(Well he did say cheap & cheerful) ;)
 
Joined
27 Apr 2008
Messages
8,781
Reaction score
730
Country
United Kingdom
The OP is not asking for an SDS drill.

All the SDS small diameter drill bits I have are short, you can only go in so far because the shank is a lot wider.

A real pain when trying to hang stuff that uses thin but long screws.

You can get longer SDS drills but why buy new ones if you already have perfectly adequate ones.
 
Joined
21 Oct 2004
Messages
19,558
Reaction score
25
Country
United Kingdom
The OP is not asking for an SDS drill.
The OP said:
Your opinions are very welcome
_____________

All the SDS small diameter drill bits I have are short, you can only go in so far because the shank is a lot wider.

A real pain when trying to hang stuff that uses thin but long screws.
If it hurts, then don't do it.

You can get longer SDS drills but why buy new ones if you already have perfectly adequate ones.
The OP already has an SDS+ drill and SDS+ bits.
 
Joined
21 Oct 2004
Messages
9,979
Reaction score
188
Location
Sussex
Country
United Kingdom
The OP is not asking for an SDS drill.

All the SDS small diameter drill bits I have are short, you can only go in so far because the shank is a lot wider.

A real pain when trying to hang stuff that uses thin but long screws.

You can get longer SDS drills but why buy new ones if you already have perfectly adequate ones.

get a normal chuck for it and then there is no problem. best of both worlds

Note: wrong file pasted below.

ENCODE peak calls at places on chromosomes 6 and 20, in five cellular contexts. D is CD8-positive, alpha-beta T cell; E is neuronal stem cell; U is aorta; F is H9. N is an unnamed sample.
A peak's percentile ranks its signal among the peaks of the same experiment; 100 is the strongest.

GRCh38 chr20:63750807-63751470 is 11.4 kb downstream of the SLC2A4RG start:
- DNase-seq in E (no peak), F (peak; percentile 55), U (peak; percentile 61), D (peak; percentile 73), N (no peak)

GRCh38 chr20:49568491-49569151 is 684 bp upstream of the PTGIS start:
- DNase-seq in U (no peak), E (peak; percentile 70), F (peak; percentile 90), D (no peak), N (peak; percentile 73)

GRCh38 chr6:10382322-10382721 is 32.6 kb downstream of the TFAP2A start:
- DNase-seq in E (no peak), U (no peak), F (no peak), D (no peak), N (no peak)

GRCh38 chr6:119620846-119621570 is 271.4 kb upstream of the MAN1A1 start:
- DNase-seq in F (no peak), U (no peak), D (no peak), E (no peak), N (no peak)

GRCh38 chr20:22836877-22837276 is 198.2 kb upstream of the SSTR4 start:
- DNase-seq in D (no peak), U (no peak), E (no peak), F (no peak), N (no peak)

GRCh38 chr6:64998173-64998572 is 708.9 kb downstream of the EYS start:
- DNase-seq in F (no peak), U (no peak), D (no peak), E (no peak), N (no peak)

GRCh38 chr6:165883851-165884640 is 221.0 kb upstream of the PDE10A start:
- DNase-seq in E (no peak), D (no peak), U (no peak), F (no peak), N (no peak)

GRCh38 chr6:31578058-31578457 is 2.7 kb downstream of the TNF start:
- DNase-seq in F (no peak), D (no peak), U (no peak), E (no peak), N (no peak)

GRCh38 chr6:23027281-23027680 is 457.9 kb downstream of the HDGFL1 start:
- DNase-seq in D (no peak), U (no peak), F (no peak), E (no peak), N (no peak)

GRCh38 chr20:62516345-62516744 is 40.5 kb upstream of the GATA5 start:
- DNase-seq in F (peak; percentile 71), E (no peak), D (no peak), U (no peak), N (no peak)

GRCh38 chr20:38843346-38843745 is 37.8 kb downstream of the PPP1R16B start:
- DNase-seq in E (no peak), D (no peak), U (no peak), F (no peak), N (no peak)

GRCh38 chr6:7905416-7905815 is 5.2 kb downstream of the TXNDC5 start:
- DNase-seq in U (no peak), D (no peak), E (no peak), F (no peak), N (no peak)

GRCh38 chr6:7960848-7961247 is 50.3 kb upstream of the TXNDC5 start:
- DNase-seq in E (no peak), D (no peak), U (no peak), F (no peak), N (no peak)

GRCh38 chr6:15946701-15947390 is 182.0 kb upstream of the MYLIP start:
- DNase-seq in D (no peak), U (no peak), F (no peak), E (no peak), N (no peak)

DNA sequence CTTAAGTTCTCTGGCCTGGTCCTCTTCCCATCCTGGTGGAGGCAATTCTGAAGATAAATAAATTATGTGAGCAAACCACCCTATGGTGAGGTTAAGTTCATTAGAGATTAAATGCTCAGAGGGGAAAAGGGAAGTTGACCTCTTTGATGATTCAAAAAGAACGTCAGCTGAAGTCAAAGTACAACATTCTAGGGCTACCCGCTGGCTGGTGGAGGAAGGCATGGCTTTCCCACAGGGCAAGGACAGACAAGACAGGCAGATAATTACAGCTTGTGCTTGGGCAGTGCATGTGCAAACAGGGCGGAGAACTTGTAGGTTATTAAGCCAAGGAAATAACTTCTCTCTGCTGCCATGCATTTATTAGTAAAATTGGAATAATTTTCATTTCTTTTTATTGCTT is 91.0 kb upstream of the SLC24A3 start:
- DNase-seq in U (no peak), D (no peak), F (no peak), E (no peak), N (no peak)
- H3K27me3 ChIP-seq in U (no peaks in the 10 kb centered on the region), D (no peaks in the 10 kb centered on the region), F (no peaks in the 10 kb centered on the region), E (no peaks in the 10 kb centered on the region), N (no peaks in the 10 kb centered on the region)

Joined
27 Apr 2008
Messages
8,781
Reaction score
730
Country
United Kingdom
The OP has said that his SDS drill is big & heavy & would like an ordinary drill as well.
As the OP's old drill has died I think its safe to assume that the OP also has ordinary bits.

As much as you guys really like SDS drills, they have their place as well as ordinary chucked drills having their place too.
 
I

imamartian

The OP has said that his SDS drill is big & heavy & would like an ordinary drill as well.
As the OP's old drill has died I think its safe to assume that the OP also has ordinary bits.

As much as you guys really like SDS drills, they have their place as well as ordinary chucked drills having their place too.

correct.

it's required to fill the gap between my dewalt 14.4v cordless, and my Ferm rotary hammer drill thing - easier up a ladder, or using sanding discs, or fitting in my drill press, or just more convenient around the house.
 
Joined
21 Oct 2004
Messages
19,558
Reaction score
25
Country
United Kingdom
The OP has said that his SDS drill is big & heavy & would like an ordinary drill as well.
Don't be silly - he said no such thing. He said that it's likely to be exclusively for masonry.

As the OP's old drill has died I think its safe to assume that the OP also has ordinary bits.
It's never safe to assume anything.

As much as you guys really like SDS drills, they have their place as well as ordinary chucked drills having their place too.
You guys? The last time I checked there was only one of me. :confused:

Notwithstanding that, ordinary chucked drills have no place in masonry drilling.
 

DIYnot Local

Staff member

If you need to find a tradesperson to get your job done, please try our local search below, or if you are doing it yourself you can find suppliers local to you.

Select the supplier or trade you require, enter your location to begin your search.


Are you a trade or supplier? You can create your listing free at DIYnot Local

 
Sponsored Links
Top